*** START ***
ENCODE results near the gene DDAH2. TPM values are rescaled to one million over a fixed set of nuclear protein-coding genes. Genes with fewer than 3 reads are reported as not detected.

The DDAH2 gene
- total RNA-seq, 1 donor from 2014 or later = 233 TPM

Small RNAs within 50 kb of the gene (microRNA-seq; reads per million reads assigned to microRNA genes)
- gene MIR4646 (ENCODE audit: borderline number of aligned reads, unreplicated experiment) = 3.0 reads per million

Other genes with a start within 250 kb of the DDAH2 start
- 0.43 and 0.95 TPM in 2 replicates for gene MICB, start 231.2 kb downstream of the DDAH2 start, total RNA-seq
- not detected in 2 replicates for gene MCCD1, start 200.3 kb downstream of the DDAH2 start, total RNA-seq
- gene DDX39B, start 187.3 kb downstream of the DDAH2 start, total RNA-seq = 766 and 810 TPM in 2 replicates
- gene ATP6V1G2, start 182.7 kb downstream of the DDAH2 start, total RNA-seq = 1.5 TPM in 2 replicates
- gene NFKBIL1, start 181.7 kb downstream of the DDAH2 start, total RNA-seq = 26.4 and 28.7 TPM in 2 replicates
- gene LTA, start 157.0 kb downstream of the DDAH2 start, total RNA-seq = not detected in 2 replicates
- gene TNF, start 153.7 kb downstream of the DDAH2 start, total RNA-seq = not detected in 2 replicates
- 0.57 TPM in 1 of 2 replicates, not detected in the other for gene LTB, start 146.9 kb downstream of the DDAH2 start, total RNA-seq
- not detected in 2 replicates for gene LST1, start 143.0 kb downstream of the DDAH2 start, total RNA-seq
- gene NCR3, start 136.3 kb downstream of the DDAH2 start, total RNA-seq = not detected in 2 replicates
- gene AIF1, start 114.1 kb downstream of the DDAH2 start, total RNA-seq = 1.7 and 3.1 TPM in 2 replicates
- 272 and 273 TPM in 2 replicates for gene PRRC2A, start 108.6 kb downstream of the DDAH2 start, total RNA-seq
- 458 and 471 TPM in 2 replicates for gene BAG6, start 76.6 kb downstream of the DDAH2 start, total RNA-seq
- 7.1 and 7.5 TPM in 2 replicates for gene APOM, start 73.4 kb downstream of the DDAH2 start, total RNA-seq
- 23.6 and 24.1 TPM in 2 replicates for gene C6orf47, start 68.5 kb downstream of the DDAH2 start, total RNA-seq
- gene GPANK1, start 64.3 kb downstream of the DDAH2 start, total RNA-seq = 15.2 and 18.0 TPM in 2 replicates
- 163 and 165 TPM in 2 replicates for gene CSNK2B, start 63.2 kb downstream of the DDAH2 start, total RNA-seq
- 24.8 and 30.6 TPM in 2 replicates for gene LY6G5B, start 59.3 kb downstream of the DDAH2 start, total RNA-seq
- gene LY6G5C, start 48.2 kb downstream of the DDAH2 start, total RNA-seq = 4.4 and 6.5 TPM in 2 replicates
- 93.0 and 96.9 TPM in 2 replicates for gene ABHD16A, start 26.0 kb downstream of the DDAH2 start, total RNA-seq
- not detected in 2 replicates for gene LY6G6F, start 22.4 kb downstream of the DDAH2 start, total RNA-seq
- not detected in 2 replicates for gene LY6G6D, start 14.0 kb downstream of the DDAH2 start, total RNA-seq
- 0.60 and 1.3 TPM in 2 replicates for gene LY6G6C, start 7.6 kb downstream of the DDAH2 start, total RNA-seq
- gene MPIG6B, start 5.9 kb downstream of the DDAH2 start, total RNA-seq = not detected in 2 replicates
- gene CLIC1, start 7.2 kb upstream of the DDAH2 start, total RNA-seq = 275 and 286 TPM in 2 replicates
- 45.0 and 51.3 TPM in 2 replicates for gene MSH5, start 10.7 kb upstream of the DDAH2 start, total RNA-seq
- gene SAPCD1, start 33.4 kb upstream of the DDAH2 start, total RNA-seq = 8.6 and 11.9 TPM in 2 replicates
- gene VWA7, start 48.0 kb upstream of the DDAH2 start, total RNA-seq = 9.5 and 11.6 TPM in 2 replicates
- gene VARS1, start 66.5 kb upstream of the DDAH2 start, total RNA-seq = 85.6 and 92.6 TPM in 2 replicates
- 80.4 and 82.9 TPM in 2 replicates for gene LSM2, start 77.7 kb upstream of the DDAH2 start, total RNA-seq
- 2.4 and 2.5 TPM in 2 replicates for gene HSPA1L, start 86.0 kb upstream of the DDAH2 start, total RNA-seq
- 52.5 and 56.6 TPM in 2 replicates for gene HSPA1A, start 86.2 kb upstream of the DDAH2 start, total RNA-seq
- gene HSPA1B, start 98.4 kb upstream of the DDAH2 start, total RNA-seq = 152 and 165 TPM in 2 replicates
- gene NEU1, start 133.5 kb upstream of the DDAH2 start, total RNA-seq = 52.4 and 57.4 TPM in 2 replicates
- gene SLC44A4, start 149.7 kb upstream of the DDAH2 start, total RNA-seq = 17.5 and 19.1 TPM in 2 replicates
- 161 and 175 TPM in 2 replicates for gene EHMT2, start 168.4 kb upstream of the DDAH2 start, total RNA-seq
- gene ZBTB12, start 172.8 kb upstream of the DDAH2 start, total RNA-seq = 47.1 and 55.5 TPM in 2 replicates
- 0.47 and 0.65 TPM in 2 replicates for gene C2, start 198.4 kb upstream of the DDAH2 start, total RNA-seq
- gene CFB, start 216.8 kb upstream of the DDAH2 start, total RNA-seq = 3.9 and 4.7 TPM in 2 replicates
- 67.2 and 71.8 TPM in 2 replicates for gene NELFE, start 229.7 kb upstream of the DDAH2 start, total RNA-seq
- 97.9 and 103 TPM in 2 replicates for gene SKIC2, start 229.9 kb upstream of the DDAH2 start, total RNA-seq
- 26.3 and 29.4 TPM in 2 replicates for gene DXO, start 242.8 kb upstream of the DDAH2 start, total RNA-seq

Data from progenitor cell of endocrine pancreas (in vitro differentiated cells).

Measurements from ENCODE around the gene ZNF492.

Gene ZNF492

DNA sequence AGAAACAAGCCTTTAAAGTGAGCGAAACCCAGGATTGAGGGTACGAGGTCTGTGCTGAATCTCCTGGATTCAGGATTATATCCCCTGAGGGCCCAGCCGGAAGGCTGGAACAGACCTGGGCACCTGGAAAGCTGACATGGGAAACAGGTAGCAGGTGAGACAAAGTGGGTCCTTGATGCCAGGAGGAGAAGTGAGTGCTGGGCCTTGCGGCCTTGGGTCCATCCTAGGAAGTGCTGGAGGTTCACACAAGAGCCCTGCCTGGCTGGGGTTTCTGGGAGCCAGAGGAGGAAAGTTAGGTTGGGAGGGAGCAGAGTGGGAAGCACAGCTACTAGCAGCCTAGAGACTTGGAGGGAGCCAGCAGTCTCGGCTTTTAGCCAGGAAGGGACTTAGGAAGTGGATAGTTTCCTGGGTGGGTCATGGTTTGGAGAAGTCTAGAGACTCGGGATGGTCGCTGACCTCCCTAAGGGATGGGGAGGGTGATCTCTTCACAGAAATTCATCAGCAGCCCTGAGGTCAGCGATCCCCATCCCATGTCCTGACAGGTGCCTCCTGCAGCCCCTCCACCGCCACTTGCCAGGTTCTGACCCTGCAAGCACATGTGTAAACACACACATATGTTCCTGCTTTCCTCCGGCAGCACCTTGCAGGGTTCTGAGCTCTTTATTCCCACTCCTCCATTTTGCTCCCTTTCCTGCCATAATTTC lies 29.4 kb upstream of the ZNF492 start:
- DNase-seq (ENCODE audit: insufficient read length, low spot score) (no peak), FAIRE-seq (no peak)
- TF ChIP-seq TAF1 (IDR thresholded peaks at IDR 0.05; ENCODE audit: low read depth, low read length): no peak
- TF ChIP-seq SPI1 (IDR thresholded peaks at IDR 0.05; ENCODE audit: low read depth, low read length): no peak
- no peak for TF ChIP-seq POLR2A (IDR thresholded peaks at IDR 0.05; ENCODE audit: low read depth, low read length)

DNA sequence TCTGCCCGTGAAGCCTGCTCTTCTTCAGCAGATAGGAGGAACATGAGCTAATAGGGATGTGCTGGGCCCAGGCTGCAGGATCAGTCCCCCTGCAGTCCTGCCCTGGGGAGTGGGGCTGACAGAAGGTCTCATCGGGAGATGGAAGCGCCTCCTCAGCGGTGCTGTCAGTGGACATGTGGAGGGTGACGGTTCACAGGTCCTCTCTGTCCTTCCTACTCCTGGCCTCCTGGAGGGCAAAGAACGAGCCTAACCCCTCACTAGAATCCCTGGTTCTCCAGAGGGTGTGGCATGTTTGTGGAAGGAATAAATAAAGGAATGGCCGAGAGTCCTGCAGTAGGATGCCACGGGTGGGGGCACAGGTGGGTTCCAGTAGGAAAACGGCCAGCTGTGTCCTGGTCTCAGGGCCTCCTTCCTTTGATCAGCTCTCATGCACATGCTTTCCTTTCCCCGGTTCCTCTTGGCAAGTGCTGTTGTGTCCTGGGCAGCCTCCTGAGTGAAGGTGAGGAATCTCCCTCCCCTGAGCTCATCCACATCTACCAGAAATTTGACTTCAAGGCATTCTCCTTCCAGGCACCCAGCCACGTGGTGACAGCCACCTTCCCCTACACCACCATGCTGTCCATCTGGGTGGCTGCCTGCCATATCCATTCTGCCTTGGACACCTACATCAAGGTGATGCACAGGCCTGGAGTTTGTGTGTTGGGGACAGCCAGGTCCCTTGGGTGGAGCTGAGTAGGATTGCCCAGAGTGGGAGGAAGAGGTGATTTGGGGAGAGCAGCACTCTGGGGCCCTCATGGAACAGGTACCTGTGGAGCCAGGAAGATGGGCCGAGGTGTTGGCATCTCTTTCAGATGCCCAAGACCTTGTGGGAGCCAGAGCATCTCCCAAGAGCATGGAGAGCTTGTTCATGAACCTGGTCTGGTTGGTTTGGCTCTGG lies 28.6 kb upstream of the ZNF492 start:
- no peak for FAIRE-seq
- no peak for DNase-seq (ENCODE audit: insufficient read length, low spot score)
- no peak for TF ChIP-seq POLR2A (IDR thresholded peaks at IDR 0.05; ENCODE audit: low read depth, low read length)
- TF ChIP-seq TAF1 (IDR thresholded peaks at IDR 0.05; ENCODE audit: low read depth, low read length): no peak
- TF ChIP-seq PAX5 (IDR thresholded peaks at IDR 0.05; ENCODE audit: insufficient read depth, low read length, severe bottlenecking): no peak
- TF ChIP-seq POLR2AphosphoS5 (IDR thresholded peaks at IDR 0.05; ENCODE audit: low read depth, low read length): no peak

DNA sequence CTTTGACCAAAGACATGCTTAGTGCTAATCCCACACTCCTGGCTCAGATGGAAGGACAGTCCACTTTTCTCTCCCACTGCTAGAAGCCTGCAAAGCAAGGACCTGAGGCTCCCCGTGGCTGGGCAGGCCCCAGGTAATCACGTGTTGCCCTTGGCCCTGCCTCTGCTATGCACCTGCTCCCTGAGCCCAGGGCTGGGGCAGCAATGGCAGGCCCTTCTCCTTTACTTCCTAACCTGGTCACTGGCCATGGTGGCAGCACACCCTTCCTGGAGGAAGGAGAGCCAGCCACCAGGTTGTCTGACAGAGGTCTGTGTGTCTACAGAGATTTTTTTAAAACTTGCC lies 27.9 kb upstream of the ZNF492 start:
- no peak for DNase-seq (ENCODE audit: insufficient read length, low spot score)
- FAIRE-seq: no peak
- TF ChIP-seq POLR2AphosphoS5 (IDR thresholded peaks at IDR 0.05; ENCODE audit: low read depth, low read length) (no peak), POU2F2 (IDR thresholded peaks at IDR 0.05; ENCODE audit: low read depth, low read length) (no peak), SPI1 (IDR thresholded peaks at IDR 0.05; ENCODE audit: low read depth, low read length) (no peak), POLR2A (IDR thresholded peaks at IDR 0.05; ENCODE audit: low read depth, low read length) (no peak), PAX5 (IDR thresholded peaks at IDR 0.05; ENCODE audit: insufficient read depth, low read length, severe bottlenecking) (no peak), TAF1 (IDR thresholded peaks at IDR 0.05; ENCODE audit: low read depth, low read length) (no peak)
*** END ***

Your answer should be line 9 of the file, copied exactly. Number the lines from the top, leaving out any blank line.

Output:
- gene DDX39B, start 187.3 kb downstream of the DDAH2 start, total RNA-seq = 766 and 810 TPM in 2 replicates